Deputy Prime Minister Nick Clegg made a speech at the Natural Capital Summit as part of the Rio+20 conference on 20 June 2012.
President Chinchilla, Prime Minister Stoltenberg, Commissioner, ladies and gentlemen. It’s a real honour to co-host this event. I’ve only just arrived a few hours ago in Rio and some people […] are claiming that the draft agreement that has been put together by our Brazilian hosts is not ambitious enough and some have claimed that it is too weak a text and others have said to me that they recognise that is a very ambitious text. My own view is that the text represents a real step forward. Sure it doesn’t go as far as many people would want, sure it is not as ambitious as it would be if I were able to write it myself. But the whole point about summits like this and the whole point about the text which we are agreeing at this summit is that it brings together a huge number of different countries from very, very different parts of the world over a hundred and ninety different countries.
By definition any text which is agreed by a hundred and ninety different countries from different hemispheres will always involve compromises, will always involve diluted language and a key thing is to look beyond every adjective and adverb and ask yourself what direction does the text point us all in, in what direction are those a hundred and ninety countries going in. And my view is that the summit here and the draft text which has been assembled by our Brazilian hosts quite clearly and unambiguously pushes all of us, all hundred and ninety countries, towards a world in which we treasure, measure and, and protect sustainable development in a way that we have never done before.
And this brings me to the subject of this important event, natural capital accounting because you can’t, you can’t mainstream sustainable development in to our thinking, you can’t avoid the mistakes of the past where we went for growth today and paid the costs and cleaned up later unless you measure the right things. And for too long we have valued the wrong things and undervalued the damage we’re doing to the natural resources upon which we all depend. And unless we move both as Governments and as the private sector to developing a more holistic picture of the resources we drew on, drawn on and the sustainability of our activities, we will keep repeating the mistakes of the past. So what might appear quite technical, quite dry as a subject is actually hugely important. Without the right tools to measure the right things we won’t end up doing the right thing and that is what natural capital accounting is all about.
I’m immensely pleased that this concept of accounting for, measuring and assessing our own natural capital is, is something which unifies people. It’s not something which is pioneered by the developed world and shunned by the developing world as Rachel said. The Gaborone declaration in my view really sets the pace and sets, sets the level of ambition which many other people and many other Governments should now emulate and I want to pay tribute to the African representatives who were involved in that all important declaration. Nor is it something in which Government say one thing and the private sector does something else. This will only work if public authorities and the private sector work hand in hand and that’s why for instance I’m delighted to be able to confirm that I’ve announced today that in the United Kingdom we will be the first country anywhere that is obliging those companies listed on the London Stock Exchange to publish in full on an annual basis greenhouse gas emission reports about their own activities and […].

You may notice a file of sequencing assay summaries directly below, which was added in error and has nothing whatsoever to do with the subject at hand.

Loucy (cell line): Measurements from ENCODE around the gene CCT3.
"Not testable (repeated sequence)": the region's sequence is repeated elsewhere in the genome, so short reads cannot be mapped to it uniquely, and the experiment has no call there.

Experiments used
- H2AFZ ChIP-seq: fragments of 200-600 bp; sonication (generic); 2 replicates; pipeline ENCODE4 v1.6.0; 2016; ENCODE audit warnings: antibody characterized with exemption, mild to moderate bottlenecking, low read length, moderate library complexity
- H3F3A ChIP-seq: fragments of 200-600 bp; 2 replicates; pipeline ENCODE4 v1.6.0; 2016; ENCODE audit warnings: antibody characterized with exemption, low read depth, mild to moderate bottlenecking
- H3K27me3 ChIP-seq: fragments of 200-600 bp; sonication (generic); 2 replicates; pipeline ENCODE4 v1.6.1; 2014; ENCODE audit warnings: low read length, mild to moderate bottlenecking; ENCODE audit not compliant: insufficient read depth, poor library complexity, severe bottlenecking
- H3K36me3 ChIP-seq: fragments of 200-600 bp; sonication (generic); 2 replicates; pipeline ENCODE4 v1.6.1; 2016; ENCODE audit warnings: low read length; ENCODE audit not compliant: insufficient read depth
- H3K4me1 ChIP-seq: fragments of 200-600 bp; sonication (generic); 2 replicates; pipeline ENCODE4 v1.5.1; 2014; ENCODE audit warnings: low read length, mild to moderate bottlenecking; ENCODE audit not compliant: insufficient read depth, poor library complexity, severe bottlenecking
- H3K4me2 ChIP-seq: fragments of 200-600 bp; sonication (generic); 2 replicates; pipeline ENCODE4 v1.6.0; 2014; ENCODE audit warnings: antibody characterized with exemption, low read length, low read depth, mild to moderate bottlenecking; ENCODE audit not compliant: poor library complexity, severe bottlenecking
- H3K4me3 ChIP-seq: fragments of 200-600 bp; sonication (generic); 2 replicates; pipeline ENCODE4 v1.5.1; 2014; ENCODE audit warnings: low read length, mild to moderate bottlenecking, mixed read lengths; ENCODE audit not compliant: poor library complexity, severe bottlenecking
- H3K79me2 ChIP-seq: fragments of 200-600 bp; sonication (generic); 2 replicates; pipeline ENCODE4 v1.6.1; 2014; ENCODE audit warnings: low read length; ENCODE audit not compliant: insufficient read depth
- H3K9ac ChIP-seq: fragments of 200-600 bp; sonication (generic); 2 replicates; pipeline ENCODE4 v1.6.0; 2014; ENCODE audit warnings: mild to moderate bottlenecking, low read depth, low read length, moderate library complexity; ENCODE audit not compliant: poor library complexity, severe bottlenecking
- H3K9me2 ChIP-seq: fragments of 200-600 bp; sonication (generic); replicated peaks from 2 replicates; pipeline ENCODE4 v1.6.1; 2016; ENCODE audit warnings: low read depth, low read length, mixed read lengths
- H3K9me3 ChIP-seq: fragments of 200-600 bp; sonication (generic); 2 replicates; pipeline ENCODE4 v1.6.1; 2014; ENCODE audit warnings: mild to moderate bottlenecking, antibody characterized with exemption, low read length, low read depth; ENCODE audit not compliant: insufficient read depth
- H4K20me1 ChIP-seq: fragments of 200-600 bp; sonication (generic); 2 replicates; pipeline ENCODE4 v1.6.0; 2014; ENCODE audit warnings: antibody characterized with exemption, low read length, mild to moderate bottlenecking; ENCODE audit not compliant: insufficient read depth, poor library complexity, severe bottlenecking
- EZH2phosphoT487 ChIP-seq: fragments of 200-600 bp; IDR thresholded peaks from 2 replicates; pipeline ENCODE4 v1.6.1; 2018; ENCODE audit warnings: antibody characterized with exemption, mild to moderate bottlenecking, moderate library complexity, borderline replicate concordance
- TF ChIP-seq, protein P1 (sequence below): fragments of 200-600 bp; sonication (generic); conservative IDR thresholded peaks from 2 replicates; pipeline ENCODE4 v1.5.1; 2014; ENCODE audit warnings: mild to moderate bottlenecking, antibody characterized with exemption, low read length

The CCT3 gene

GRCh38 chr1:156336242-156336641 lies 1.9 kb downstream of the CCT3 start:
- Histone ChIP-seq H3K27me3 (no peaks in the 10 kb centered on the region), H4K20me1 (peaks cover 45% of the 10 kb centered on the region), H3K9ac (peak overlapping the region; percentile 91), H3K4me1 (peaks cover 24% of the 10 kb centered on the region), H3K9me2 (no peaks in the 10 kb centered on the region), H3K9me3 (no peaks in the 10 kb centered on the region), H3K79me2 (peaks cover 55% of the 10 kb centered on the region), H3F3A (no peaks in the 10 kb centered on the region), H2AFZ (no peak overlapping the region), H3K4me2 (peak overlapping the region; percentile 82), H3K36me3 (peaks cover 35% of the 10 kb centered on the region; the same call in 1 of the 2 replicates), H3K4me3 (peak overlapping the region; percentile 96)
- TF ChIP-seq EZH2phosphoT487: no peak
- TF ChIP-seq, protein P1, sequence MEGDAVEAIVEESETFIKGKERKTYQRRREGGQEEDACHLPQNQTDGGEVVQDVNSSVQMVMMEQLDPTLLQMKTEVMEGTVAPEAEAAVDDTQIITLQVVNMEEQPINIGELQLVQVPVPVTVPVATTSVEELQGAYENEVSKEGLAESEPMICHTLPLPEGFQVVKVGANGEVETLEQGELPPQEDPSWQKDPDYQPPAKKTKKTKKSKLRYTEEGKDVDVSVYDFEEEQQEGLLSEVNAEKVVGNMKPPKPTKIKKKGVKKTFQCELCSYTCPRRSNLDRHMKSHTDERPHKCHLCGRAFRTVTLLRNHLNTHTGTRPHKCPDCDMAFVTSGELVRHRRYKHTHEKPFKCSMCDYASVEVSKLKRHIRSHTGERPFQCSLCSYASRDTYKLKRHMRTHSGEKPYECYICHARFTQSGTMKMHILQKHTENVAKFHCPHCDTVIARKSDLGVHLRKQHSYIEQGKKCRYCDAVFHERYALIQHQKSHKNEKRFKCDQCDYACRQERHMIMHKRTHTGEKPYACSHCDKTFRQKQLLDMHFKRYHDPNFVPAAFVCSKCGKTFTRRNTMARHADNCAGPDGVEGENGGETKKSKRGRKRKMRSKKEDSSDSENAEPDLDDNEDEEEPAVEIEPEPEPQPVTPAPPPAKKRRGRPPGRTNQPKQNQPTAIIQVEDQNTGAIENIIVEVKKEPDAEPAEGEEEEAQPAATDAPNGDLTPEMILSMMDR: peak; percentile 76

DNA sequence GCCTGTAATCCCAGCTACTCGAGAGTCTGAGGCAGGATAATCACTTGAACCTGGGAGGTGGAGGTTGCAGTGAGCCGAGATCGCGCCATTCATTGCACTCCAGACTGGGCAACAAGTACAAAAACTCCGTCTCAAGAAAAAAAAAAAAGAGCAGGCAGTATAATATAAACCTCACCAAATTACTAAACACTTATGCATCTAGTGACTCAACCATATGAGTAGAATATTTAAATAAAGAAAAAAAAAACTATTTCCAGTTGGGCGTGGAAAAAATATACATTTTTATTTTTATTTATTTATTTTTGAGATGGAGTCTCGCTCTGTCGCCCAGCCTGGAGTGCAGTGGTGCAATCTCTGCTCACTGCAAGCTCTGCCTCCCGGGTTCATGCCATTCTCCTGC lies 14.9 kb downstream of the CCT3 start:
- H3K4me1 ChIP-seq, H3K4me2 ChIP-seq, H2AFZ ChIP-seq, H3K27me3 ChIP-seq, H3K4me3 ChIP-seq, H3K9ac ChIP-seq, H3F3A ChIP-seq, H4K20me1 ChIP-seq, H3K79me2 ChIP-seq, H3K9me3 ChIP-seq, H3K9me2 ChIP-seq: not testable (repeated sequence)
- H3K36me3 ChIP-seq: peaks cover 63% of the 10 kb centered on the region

And that, and that as Rachel kindly said comes on top of a number of other radical steps we’ve taken as a Coalition Government in the last two years setting up a Natural Capital Committee to provide us if you like with advice and a well-rounded picture of the natural capital upon which we all depend. We are working with our statistical authorities in the United Kingdom to develop a more, a richer more multi-dimensional statistical assessment of our, of our well-being and why we are such enthusiastic supporters providing three million pounds worth of support to the World Bank’s Waves initiative which is designed explicitly to help other countries develop their own means of measuring not only growth in the narrow snapshot sense of the word, but also the resources upon which we all depend.
So I’m delighted to be able to stand here and co-host this important event. I think the fact that the World Bank and that Andrew Mitchell - the other Andrew Mitchell that is - and in the Natural Capital Declaration have set this target of finding fifty Governments and fifty private sector entities to commit themselves now right here today to measuring capital in a different way, I think if we succeed and build on what they have done, we will look back in my view on this event as an extremely important one indeed because if in ten, fifteen, twenty years’ time we no longer assess our wealth and our prosperity in the narrow snapshot terms of GDP alone, but give people a clear, easily understood measurement of our long term prosperity and sustainability upon which we, with which we use our resources, I think we can genuinely start changing things for good. Thank you very much indeed.